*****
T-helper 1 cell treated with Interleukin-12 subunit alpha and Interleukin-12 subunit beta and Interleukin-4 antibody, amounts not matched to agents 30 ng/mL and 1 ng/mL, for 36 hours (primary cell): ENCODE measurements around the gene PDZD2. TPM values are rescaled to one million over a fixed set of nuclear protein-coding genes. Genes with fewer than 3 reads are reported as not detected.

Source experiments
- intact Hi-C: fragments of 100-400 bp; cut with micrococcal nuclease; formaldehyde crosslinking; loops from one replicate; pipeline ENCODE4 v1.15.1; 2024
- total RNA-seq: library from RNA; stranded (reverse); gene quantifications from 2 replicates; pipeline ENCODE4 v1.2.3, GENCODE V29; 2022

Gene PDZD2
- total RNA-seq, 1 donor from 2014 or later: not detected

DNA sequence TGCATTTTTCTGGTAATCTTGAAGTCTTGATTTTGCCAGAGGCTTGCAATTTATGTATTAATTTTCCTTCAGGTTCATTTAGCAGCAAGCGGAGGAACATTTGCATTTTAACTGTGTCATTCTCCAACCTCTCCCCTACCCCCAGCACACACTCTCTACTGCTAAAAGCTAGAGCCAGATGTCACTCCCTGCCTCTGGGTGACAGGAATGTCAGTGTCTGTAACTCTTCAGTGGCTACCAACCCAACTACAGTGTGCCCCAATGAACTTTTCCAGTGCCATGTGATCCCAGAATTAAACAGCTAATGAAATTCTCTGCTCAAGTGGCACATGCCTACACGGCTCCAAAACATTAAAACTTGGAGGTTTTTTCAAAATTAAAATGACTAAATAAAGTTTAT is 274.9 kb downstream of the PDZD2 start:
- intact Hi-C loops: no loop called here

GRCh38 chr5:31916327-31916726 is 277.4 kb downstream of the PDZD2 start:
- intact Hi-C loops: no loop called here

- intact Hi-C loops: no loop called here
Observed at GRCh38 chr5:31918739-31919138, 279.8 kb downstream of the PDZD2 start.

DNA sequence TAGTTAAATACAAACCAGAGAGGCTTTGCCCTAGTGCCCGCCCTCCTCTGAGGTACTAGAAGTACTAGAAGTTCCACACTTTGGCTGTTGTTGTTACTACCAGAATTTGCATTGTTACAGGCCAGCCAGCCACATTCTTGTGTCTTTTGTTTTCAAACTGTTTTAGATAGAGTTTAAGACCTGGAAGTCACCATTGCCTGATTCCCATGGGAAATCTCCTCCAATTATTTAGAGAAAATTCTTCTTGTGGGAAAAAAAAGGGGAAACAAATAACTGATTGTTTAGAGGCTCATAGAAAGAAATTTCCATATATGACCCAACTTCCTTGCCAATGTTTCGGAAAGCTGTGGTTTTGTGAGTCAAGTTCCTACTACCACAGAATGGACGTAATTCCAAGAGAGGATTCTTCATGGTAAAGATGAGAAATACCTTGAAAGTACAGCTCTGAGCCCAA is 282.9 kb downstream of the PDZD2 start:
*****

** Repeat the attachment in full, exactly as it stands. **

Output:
T-helper 1 cell treated with Interleukin-12 subunit alpha and Interleukin-12 subunit beta and Interleukin-4 antibody, amounts not matched to agents 30 ng/mL and 1 ng/mL, for 36 hours (primary cell): ENCODE measurements around the gene PDZD2. TPM values are rescaled to one million over a fixed set of nuclear protein-coding genes. Genes with fewer than 3 reads are reported as not detected.

Source experiments
- intact Hi-C: fragments of 100-400 bp; cut with micrococcal nuclease; formaldehyde crosslinking; loops from one replicate; pipeline ENCODE4 v1.15.1; 2024
- total RNA-seq: library from RNA; stranded (reverse); gene quantifications from 2 replicates; pipeline ENCODE4 v1.2.3, GENCODE V29; 2022

Gene PDZD2
- total RNA-seq, 1 donor from 2014 or later: not detected

DNA sequence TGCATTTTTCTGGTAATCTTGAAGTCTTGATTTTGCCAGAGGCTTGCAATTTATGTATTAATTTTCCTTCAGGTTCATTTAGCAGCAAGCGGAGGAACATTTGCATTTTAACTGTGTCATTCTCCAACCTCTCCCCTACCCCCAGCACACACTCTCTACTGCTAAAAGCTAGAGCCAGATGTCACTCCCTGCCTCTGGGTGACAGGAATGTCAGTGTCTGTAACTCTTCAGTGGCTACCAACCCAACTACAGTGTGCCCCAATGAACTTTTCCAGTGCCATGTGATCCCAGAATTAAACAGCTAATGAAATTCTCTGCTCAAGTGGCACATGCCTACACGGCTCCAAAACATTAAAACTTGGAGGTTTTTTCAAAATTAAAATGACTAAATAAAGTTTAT is 274.9 kb downstream of the PDZD2 start:
- intact Hi-C loops: no loop called here

GRCh38 chr5:31916327-31916726 is 277.4 kb downstream of the PDZD2 start:
- intact Hi-C loops: no loop called here

- intact Hi-C loops: no loop called here
Observed at GRCh38 chr5:31918739-31919138, 279.8 kb downstream of the PDZD2 start.

DNA sequence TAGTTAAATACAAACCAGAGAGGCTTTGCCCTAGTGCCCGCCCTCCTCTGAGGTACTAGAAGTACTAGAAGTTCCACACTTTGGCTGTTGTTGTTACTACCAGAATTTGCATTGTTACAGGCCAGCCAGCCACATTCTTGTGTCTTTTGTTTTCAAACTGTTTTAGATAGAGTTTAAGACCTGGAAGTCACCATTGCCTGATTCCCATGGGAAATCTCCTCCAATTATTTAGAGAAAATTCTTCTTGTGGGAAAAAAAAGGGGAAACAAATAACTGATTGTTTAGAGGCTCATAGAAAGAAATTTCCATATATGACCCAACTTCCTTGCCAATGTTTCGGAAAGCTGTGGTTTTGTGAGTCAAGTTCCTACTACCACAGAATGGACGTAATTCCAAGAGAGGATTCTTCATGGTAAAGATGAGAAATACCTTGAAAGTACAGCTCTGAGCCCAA is 282.9 kb downstream of the PDZD2 start: